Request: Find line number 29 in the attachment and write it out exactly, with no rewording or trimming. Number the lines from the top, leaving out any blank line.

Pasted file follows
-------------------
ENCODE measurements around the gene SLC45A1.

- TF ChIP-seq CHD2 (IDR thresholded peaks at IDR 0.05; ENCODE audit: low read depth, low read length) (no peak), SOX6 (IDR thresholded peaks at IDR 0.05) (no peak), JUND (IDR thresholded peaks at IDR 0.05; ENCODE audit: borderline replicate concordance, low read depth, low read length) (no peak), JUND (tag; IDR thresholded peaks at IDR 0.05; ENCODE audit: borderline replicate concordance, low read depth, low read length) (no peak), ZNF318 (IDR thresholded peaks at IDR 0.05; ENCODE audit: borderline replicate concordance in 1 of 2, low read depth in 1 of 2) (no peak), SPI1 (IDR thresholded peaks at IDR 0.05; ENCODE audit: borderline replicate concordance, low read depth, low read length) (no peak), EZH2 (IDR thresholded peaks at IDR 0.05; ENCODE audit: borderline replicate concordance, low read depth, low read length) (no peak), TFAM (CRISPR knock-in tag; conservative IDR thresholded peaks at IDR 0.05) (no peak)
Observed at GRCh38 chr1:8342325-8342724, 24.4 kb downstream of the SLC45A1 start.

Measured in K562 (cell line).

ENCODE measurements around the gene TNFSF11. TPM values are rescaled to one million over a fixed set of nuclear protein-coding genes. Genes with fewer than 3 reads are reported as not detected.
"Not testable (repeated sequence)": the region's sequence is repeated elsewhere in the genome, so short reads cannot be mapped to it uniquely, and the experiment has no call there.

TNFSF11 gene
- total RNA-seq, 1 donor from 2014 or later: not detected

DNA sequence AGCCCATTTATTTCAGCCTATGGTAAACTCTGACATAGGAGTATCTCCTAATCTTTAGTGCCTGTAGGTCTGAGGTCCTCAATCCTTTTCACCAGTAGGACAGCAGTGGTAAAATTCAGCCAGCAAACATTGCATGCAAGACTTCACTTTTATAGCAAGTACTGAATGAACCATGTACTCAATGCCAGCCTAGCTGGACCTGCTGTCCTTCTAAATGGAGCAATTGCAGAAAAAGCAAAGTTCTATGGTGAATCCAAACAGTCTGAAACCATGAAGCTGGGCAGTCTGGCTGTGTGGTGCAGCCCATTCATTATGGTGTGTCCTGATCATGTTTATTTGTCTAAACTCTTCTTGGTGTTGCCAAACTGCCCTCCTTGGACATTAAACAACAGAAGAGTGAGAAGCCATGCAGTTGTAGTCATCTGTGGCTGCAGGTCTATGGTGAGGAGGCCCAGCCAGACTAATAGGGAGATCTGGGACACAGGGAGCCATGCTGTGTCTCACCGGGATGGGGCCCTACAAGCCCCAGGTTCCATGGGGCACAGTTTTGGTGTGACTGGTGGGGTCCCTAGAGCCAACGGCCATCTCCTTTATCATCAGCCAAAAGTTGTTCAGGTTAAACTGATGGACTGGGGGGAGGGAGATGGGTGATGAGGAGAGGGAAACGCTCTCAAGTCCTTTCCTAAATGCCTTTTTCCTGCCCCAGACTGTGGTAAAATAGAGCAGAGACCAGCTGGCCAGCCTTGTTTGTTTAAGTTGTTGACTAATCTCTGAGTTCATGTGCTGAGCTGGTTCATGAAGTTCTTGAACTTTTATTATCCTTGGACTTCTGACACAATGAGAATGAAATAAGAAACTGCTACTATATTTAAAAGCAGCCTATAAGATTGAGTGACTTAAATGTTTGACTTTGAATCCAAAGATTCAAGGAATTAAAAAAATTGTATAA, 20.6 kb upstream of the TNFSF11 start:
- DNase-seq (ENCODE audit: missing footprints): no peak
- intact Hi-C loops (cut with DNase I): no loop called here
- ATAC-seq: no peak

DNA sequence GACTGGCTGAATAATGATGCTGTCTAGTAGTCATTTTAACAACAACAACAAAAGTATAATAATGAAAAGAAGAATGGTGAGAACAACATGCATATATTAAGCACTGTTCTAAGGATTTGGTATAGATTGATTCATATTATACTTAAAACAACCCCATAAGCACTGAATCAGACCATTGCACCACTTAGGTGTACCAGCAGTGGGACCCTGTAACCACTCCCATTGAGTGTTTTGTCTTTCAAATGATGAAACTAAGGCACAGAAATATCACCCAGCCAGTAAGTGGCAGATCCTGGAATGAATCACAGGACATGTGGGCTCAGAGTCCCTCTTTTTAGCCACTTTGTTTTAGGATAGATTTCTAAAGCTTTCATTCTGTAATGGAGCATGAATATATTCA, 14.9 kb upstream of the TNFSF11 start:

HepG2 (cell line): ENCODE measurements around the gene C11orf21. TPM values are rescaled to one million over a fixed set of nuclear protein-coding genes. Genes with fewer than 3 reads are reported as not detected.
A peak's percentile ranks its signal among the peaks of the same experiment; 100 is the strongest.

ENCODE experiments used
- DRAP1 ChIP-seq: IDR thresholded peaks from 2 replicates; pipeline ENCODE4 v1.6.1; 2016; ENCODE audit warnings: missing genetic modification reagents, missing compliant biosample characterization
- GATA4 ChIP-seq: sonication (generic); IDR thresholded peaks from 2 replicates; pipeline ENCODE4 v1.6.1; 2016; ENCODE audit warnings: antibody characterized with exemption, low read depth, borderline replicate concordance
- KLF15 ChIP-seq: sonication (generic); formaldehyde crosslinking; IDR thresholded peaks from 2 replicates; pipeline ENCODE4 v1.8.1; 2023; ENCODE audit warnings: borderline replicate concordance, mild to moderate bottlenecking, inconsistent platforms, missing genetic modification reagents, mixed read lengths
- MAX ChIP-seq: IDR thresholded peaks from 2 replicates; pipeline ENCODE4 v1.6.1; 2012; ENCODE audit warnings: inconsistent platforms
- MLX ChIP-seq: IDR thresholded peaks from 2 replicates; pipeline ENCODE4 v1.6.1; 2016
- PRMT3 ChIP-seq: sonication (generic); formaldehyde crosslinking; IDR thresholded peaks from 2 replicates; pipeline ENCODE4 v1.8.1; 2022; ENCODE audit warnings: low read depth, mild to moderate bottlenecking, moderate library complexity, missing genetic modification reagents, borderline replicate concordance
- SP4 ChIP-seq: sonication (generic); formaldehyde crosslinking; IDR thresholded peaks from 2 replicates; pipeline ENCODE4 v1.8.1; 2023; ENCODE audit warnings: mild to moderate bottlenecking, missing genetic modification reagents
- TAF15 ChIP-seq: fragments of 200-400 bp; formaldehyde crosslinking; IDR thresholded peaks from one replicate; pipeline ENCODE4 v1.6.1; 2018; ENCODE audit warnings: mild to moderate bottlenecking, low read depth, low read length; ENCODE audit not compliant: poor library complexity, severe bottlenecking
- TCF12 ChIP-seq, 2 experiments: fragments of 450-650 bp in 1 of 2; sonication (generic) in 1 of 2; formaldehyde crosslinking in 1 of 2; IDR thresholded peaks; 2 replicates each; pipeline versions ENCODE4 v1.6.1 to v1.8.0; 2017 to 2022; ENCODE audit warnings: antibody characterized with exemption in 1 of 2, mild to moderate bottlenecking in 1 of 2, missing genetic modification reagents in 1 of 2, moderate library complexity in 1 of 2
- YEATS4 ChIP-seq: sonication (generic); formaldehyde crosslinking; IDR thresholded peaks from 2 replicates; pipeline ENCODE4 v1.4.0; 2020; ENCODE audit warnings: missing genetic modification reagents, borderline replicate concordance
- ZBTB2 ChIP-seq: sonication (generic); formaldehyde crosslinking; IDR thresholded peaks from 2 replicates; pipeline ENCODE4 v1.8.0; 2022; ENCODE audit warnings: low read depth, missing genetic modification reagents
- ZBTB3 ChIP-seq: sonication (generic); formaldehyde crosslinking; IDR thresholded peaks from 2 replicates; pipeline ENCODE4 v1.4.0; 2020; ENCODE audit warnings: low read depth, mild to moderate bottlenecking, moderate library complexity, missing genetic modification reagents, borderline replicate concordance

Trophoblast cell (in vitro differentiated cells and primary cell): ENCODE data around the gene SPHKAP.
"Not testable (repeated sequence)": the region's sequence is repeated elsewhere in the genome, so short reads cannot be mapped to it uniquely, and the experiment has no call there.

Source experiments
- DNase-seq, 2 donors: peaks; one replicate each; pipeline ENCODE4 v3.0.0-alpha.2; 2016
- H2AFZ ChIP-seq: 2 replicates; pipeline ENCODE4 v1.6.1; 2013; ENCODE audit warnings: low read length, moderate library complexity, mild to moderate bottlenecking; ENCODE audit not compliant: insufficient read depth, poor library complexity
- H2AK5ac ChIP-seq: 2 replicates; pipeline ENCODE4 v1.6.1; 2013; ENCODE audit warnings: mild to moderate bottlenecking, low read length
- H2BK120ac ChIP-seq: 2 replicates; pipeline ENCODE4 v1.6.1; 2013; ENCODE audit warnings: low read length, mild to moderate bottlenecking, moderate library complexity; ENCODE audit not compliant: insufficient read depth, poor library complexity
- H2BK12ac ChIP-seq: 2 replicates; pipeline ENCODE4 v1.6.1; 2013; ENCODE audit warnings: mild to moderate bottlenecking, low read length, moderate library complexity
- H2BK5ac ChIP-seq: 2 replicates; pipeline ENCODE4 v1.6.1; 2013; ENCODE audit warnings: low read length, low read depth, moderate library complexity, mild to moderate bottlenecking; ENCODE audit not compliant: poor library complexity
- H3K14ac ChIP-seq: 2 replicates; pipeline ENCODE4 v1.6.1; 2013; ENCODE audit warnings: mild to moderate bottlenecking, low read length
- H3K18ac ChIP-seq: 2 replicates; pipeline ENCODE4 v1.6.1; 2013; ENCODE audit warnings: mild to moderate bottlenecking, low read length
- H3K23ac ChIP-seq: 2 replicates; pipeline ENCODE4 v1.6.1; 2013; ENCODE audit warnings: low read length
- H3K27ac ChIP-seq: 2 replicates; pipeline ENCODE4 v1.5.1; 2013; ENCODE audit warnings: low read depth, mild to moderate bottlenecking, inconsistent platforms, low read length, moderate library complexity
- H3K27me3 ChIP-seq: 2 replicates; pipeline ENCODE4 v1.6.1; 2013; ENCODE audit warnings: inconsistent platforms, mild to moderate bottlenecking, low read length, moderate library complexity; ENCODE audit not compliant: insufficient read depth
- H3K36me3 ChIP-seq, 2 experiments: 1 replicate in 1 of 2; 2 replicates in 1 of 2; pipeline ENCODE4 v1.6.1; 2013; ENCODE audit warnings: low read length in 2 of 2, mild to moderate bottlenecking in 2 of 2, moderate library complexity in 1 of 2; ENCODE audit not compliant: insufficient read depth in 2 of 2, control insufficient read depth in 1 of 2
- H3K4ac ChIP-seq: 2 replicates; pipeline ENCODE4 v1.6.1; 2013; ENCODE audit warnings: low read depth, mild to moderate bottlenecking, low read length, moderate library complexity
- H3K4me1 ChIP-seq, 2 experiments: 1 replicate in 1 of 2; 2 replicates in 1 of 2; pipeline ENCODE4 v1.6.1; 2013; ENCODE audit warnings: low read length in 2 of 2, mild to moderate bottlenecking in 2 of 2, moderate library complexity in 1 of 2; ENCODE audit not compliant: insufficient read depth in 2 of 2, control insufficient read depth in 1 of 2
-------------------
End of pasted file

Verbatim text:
Trophoblast cell (in vitro differentiated cells and primary cell): ENCODE data around the gene SPHKAP.